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Jesus and the Chaos of HistoryRedirecting the Life of the Historical Jesus$
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James Crossley

Print publication date: 2015

Print ISBN-13: 9780199570577

Published to Oxford Scholarship Online: April 2015

DOI: 10.1093/acprof:oso/9780199570577.001.0001

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The Dictatorship of God?

The Dictatorship of God?

Kingdom and Christology

Chapter:
(p.64) 3 The Dictatorship of God?
Source:
Jesus and the Chaos of History
Author(s):

James G. Crossley

Publisher:
Oxford University Press
DOI:10.1093/acprof:oso/9780199570577.003.0004

This chapter looks at how the teachings on eschatological reversal and the kingdom of God emerged in the earliest Palestinian tradition. It looks at why a theocratic empire was predicted to overthrow the Roman empire and challenges the idea that the kingdom was understood to have been as egalitarian as is often argued. Traditions about economic role reversal in the end times – which are likely to have been so prominent due to perceptions of socio-economic change – are likewise constrained by hierarchical thinking. The ‘revolutionary’ and ‘imperialist’ tendencies are also present in the earliest ‘Christological’ traditions, as seen in, for instance, the role of king, judge, and even exorcist. A comparison with ancient ‘monotheizing’ tendencies among elite and imperial thinking shows how potentially compatible Christology and empire were. The cliché that Constantine was a betrayal of Jesus’ teaching may be true to some extent but it is hardly the full story.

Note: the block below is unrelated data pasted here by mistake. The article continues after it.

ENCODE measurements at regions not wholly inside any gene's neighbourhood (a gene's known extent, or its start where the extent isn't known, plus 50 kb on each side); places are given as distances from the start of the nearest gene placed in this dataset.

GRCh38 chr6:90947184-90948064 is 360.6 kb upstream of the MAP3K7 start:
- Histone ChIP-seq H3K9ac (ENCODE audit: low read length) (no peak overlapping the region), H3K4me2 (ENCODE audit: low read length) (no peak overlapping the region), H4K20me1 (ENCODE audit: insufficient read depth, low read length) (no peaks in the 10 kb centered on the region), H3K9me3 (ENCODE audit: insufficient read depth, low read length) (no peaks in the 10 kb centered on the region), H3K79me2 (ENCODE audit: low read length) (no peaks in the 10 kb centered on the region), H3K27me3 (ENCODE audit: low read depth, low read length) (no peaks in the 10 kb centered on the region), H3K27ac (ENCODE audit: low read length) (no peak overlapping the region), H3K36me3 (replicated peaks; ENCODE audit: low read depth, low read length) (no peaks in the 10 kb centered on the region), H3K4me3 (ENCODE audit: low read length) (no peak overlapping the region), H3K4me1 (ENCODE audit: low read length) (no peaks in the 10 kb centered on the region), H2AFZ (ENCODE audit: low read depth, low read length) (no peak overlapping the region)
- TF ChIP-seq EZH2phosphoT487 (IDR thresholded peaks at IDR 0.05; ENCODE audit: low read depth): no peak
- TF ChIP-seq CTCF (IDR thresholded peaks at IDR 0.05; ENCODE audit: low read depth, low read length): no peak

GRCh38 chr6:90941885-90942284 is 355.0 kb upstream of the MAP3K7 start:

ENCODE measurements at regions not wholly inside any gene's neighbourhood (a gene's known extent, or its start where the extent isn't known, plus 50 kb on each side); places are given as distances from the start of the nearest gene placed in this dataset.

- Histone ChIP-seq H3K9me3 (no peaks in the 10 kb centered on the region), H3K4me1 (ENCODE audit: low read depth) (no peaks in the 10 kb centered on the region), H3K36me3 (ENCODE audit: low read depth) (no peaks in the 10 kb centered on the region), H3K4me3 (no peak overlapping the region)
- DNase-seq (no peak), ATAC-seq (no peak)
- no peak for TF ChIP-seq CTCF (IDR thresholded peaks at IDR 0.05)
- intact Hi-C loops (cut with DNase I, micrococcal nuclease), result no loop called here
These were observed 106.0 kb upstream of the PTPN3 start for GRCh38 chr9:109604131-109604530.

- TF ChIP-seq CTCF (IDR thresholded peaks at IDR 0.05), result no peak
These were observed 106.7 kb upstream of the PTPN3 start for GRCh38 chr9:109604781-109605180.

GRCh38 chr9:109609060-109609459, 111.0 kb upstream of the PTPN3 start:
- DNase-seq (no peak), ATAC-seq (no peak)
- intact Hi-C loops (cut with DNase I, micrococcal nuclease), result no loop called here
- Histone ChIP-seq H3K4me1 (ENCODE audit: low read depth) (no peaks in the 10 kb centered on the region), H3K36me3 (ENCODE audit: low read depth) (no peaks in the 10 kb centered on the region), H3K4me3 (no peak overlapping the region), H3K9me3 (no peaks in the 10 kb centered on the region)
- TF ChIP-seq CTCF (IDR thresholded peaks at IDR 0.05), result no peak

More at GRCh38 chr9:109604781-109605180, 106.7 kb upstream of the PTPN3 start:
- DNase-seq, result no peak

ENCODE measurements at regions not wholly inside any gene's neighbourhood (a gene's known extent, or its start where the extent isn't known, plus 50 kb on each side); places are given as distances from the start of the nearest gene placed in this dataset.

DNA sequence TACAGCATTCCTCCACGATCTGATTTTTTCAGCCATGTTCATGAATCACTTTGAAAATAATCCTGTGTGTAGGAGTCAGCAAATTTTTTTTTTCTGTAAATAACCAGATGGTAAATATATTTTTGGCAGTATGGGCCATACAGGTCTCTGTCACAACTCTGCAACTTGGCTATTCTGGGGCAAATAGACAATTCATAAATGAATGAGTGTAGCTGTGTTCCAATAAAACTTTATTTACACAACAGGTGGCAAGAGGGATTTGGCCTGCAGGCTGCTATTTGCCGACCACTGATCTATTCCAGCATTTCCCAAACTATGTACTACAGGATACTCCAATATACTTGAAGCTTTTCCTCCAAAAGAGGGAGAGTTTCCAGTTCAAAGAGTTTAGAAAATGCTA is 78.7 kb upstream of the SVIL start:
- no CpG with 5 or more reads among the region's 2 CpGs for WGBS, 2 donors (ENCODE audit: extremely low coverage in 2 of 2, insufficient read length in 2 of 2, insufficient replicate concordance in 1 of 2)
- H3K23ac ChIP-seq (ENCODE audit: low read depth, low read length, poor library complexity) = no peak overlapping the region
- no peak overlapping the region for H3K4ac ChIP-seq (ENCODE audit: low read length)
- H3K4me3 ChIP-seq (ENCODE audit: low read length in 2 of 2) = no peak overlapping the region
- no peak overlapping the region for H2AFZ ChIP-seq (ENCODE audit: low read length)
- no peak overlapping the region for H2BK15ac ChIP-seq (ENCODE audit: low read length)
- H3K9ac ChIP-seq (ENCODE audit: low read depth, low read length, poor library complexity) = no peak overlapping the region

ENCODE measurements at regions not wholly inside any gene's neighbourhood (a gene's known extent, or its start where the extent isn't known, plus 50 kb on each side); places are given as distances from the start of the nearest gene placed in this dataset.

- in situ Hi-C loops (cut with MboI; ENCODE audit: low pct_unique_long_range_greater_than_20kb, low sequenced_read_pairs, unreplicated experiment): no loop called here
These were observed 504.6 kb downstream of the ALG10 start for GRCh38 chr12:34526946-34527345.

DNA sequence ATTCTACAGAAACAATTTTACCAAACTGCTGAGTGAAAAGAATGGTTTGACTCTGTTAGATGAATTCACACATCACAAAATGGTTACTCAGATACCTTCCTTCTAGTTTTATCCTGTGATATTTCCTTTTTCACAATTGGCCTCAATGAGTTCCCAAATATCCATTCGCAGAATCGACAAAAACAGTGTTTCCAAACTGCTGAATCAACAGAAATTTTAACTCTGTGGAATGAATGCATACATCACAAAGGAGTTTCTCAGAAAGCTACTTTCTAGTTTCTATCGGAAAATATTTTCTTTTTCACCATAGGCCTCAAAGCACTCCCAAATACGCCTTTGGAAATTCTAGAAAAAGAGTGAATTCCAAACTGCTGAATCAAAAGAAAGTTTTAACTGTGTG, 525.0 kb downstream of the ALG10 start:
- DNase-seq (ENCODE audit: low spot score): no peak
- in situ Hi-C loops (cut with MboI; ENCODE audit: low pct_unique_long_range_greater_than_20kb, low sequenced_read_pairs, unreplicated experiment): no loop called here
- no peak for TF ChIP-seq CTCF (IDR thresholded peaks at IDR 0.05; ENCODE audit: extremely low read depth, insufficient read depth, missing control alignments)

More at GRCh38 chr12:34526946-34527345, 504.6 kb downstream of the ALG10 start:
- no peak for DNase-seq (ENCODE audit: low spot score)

Keywords:   kingdom of God, Christology, messiah, judge, monotheism, rich and poor, empire, imperialism, theocracy

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